To illustrate this point, let’s return to the coffee shop example again. You see an older couple. The man accidentally spills his tea all over the table and some splashes and drips onto his wife’s favorite dress. He gets up for some napkins, and she smiles and jokes aloud to the other customers, “For twenty years he’s been doing this to me — never finished a cup yet!” He comes back, dabs the tea off her and jokes back to the other patrons, “She was asking for it!” They both laugh, and you do, too, along with everyone else in the shop. Some couples would have turned the situation into an argument, but by using humor to nip the retaliatory spiral in the bud this husband and wife seized the moment and turned it into an opportunity to laugh and love.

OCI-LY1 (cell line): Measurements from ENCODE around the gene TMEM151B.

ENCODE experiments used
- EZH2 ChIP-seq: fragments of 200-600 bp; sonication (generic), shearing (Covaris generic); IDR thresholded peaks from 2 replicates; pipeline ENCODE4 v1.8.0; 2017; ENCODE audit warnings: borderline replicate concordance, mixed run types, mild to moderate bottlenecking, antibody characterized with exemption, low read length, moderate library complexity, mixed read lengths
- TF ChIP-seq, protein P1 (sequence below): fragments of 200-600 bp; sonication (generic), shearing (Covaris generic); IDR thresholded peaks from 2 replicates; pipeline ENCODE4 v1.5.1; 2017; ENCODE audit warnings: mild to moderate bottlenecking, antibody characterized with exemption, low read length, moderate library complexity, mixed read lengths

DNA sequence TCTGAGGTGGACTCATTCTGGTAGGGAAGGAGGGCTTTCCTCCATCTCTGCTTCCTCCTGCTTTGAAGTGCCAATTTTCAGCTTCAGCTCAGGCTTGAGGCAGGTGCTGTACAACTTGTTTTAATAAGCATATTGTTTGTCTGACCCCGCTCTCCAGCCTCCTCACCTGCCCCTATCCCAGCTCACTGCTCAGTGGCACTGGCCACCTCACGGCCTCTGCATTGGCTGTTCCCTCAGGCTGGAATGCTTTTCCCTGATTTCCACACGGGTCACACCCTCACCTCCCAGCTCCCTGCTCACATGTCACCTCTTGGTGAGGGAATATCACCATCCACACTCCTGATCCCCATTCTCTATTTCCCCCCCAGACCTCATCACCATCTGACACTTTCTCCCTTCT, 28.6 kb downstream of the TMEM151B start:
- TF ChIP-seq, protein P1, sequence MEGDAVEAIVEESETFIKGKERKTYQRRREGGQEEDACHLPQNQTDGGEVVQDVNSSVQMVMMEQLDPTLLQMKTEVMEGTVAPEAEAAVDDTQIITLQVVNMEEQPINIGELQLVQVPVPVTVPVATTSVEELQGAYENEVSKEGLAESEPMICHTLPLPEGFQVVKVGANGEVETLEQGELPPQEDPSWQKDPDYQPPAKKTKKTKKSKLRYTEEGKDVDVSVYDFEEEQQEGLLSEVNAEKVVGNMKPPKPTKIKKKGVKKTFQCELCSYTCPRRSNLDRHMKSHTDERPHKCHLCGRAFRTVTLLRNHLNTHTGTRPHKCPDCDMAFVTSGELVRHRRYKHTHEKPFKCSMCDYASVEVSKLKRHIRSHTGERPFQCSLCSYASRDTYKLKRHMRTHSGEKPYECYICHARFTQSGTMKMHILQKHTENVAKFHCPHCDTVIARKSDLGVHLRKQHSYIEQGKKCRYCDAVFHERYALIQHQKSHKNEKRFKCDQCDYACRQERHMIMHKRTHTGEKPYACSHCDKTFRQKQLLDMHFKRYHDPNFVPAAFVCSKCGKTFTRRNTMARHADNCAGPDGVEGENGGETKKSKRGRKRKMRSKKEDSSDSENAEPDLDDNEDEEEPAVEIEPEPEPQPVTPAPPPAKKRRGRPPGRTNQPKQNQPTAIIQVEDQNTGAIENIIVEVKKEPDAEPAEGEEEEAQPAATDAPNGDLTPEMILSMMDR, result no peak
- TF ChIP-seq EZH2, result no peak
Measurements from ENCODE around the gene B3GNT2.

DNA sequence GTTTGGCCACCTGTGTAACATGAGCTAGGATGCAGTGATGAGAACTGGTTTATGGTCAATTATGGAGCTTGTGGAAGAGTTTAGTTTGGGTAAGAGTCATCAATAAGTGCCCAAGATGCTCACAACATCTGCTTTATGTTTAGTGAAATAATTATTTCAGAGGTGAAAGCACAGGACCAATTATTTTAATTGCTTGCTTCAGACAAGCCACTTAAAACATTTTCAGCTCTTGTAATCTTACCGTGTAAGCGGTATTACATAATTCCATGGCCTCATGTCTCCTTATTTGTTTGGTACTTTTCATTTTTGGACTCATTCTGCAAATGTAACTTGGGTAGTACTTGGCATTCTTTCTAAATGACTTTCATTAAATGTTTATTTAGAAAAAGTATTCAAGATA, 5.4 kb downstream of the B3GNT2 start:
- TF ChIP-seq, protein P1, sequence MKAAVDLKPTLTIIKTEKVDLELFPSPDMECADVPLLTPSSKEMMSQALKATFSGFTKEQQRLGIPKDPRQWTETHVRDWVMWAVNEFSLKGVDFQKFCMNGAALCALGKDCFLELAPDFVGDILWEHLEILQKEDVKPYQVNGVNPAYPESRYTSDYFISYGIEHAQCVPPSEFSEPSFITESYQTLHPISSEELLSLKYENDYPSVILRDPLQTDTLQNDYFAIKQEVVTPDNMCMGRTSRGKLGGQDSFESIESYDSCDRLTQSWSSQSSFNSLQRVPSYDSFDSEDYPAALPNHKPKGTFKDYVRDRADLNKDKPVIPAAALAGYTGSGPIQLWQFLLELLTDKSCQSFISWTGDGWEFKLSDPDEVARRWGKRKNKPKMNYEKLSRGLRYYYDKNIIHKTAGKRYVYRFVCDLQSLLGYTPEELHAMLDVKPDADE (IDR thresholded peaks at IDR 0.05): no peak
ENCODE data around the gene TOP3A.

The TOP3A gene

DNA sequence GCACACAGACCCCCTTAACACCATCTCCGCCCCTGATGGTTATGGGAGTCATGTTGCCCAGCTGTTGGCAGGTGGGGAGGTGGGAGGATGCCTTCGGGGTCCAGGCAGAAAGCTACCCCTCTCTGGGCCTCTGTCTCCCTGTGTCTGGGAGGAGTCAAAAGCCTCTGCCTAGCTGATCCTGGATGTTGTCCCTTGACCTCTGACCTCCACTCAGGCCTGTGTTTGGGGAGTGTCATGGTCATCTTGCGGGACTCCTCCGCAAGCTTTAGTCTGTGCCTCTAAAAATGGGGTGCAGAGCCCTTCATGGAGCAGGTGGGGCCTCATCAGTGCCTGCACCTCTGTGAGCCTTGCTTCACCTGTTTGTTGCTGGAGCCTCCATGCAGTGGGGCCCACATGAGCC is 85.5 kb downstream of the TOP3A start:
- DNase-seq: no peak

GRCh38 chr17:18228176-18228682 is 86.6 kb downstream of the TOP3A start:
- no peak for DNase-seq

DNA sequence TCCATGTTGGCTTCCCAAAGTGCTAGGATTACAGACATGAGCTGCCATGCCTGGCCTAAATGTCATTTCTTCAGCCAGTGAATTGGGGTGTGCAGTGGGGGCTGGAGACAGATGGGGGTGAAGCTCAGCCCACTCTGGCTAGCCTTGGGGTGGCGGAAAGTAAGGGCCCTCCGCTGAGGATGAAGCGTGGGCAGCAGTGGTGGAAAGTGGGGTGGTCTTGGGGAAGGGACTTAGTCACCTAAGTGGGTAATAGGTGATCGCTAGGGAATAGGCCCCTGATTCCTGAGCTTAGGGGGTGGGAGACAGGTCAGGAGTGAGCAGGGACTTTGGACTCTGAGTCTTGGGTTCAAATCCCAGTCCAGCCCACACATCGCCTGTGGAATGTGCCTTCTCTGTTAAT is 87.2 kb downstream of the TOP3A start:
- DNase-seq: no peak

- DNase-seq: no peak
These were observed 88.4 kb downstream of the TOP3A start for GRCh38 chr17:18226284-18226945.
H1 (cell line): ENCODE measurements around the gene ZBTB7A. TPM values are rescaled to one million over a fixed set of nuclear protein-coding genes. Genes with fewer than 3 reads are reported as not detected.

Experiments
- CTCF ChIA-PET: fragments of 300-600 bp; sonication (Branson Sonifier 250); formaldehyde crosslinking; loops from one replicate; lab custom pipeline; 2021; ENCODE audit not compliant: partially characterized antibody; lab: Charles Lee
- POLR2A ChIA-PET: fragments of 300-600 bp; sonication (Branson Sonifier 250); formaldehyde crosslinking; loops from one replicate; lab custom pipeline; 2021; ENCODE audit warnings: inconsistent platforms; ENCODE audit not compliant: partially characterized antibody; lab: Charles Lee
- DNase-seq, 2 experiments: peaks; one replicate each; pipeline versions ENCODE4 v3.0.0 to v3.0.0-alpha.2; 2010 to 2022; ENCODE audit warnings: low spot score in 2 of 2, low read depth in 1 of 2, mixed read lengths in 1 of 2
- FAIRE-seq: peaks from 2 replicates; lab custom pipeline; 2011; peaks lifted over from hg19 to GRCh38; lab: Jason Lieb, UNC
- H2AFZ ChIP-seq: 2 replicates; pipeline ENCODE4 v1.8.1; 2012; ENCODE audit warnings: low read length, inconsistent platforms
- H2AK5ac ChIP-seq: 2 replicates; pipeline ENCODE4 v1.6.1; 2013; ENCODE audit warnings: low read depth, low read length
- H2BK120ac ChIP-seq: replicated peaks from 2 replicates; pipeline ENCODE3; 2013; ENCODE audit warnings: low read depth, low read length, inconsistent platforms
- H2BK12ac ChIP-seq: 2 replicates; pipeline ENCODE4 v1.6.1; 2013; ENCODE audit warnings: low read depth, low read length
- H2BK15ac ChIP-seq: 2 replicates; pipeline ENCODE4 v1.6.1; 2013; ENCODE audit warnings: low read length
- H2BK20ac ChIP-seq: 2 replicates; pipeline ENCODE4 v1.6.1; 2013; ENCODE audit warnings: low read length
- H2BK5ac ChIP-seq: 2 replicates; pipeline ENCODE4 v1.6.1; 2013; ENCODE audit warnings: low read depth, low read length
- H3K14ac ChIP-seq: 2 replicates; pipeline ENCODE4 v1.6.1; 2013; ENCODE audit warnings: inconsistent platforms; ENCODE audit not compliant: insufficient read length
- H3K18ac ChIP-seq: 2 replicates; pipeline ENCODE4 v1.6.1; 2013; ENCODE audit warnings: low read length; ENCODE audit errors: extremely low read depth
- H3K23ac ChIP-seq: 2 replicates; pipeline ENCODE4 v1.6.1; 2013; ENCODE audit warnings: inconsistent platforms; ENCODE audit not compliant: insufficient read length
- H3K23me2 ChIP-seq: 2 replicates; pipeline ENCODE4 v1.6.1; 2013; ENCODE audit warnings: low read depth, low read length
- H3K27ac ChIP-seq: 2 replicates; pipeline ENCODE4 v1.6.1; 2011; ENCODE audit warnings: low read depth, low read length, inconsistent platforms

Humor is a shortcut to solving relationship problems. It can release tension and allow you and your partner to focus on what you both want, rather than on what you both don’t want.
When you’re learning how to fix your relationship, there are a few questions you need to ask yourself: What do you want? What should you focus on? Remember to appreciate, rather than detract. All our partners do things, or have habits, that annoy us, because no human being is perfect. Instead of dwelling on their negative traits or bad habits, focus instead on what they bring to the table, how they make you feel and the qualities that you love. You’ll find that you’ll soon start to miss even the things that used to drive you crazy, because they are part of that whole person, your partner, whom you adore.